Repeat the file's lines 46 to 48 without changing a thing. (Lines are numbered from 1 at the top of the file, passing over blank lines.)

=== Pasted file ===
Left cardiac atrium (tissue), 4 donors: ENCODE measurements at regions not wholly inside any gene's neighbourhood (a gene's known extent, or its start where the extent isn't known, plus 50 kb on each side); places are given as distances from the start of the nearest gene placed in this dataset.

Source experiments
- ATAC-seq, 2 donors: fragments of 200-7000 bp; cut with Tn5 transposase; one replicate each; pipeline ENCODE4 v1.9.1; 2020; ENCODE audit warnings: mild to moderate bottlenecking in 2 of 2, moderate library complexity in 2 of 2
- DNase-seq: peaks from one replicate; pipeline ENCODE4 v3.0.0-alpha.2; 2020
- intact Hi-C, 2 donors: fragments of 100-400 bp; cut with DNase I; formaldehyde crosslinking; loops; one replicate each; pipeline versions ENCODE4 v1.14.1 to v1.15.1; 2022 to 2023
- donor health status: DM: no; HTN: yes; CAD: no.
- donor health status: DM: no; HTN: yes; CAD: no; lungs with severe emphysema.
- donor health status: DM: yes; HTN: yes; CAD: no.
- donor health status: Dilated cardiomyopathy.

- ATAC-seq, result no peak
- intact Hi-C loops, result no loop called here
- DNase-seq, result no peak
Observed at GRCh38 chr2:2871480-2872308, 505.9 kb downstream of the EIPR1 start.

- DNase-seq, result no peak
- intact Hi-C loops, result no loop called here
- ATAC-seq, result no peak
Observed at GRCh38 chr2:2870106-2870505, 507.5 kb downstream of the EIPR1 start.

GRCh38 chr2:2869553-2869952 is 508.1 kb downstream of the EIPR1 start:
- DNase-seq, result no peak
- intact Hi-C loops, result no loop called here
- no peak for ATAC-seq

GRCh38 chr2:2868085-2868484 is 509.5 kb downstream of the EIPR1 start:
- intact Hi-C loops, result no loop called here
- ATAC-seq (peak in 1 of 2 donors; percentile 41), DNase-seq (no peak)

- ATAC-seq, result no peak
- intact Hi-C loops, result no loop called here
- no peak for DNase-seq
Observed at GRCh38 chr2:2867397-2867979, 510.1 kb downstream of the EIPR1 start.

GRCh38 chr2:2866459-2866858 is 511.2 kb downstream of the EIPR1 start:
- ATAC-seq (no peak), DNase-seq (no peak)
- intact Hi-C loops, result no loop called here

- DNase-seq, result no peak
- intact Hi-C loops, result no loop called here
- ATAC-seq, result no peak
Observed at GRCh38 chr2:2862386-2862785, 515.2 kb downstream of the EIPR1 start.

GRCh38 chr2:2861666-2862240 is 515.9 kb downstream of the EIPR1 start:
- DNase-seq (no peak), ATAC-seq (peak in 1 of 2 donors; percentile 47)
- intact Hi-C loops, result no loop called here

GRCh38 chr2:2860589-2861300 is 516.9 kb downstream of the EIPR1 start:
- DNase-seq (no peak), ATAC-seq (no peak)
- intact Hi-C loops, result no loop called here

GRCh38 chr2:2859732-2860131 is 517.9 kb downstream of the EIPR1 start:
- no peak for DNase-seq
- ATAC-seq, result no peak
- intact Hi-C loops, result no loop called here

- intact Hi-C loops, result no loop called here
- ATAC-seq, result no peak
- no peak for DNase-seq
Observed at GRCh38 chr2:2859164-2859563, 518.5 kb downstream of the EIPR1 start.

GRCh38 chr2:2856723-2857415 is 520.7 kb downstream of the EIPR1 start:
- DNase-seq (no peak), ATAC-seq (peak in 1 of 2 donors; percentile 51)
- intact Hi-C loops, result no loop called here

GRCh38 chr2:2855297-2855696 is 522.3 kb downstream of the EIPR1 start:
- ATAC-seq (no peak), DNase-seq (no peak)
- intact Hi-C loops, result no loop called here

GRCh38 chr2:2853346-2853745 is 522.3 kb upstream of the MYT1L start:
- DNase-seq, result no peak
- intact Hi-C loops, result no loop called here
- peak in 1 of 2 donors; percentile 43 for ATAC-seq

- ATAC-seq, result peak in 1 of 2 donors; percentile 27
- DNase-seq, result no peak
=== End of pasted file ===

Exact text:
- intact Hi-C loops, result no loop called here
- ATAC-seq, result no peak
- no peak for DNase-seq